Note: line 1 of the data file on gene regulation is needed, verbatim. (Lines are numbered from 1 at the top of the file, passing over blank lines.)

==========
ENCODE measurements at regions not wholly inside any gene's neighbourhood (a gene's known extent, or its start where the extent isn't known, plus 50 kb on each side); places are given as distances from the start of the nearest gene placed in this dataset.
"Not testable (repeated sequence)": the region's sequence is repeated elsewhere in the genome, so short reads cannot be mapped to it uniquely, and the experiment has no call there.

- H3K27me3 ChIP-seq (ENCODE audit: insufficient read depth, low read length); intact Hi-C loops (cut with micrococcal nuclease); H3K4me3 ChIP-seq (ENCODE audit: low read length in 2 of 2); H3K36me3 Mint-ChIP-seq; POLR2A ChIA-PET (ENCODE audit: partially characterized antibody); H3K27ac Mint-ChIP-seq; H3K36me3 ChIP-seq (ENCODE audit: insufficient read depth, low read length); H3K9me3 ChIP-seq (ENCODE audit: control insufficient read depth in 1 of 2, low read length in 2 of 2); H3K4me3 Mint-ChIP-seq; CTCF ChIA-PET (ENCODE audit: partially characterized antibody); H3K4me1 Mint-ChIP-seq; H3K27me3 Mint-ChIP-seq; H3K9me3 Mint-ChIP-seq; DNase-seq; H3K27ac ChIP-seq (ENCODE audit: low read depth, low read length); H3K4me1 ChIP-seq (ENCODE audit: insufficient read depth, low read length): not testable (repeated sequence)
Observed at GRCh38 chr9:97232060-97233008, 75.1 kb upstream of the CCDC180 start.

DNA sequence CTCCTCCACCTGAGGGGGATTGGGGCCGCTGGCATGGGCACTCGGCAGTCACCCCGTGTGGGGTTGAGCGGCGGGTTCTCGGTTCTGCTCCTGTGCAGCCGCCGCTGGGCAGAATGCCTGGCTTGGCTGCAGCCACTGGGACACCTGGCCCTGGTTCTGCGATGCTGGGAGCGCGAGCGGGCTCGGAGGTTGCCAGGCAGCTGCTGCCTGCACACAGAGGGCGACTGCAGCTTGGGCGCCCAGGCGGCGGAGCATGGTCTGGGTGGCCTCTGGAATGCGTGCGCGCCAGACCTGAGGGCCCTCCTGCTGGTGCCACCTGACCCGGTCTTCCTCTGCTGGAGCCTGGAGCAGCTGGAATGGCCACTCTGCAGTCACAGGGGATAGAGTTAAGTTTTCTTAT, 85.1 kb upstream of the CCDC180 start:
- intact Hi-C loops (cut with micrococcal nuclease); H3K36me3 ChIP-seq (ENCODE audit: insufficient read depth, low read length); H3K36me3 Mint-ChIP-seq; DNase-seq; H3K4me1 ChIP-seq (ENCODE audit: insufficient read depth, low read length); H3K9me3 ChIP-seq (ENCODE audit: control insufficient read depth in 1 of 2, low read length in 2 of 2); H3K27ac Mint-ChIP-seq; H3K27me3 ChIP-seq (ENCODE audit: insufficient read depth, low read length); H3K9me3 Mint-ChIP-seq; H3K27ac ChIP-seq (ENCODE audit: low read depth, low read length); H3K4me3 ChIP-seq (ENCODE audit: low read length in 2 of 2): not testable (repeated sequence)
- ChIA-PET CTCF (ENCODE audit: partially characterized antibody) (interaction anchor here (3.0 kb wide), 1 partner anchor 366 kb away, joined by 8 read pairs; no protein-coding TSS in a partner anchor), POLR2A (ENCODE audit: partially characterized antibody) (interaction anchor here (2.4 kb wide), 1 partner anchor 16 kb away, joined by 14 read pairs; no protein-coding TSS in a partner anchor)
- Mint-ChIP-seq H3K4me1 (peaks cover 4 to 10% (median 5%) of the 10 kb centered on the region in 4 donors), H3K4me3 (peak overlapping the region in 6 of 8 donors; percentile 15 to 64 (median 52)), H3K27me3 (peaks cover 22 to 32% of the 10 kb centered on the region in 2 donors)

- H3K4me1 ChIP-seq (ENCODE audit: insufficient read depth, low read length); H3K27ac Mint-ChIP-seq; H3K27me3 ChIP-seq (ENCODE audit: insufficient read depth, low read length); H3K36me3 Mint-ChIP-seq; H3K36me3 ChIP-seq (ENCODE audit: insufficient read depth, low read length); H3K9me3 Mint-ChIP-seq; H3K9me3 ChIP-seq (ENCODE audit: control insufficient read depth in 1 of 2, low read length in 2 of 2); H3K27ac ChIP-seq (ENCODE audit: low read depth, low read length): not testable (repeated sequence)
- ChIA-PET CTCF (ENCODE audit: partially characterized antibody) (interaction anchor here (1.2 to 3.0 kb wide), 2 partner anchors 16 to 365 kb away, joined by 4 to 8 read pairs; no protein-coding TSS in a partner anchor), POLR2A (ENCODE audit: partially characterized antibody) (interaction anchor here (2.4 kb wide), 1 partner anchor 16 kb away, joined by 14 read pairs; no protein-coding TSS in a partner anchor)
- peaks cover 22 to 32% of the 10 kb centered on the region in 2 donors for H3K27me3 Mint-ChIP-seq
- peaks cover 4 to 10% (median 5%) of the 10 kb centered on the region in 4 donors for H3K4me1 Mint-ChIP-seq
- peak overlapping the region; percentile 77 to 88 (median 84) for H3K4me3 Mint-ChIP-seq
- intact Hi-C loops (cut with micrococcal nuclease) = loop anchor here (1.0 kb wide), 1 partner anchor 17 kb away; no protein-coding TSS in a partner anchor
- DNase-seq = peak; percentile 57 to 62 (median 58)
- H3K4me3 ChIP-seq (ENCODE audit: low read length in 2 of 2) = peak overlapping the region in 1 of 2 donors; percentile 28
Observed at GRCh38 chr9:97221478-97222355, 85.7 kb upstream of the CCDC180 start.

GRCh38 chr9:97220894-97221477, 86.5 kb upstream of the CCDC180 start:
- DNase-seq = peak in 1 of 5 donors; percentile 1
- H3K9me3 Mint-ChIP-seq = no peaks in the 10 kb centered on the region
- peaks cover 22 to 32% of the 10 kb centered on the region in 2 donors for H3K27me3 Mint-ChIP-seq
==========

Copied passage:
ENCODE measurements at regions not wholly inside any gene's neighbourhood (a gene's known extent, or its start where the extent isn't known, plus 50 kb on each side); places are given as distances from the start of the nearest gene placed in this dataset.